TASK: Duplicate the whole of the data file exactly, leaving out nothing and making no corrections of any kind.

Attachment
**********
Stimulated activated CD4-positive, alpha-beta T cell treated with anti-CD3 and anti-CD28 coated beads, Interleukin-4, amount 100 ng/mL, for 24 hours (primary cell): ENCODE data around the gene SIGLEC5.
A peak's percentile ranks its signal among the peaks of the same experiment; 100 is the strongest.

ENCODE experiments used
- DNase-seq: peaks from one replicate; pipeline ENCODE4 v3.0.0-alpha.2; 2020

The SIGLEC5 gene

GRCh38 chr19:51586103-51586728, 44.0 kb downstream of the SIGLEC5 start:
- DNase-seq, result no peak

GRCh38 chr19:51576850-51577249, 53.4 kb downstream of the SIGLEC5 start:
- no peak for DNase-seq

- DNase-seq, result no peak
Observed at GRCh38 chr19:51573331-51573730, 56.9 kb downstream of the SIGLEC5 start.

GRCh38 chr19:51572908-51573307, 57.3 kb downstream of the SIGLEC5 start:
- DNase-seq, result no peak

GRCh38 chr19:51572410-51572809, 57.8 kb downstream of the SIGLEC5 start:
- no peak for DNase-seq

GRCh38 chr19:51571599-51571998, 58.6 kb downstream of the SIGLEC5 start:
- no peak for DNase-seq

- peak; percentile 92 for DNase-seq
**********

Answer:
Stimulated activated CD4-positive, alpha-beta T cell treated with anti-CD3 and anti-CD28 coated beads, Interleukin-4, amount 100 ng/mL, for 24 hours (primary cell): ENCODE data around the gene SIGLEC5.
A peak's percentile ranks its signal among the peaks of the same experiment; 100 is the strongest.

ENCODE experiments used
- DNase-seq: peaks from one replicate; pipeline ENCODE4 v3.0.0-alpha.2; 2020

The SIGLEC5 gene

GRCh38 chr19:51586103-51586728, 44.0 kb downstream of the SIGLEC5 start:
- DNase-seq, result no peak

GRCh38 chr19:51576850-51577249, 53.4 kb downstream of the SIGLEC5 start:
- no peak for DNase-seq

- DNase-seq, result no peak
Observed at GRCh38 chr19:51573331-51573730, 56.9 kb downstream of the SIGLEC5 start.

GRCh38 chr19:51572908-51573307, 57.3 kb downstream of the SIGLEC5 start:
- DNase-seq, result no peak

GRCh38 chr19:51572410-51572809, 57.8 kb downstream of the SIGLEC5 start:
- no peak for DNase-seq

GRCh38 chr19:51571599-51571998, 58.6 kb downstream of the SIGLEC5 start:
- no peak for DNase-seq

- peak; percentile 92 for DNase-seq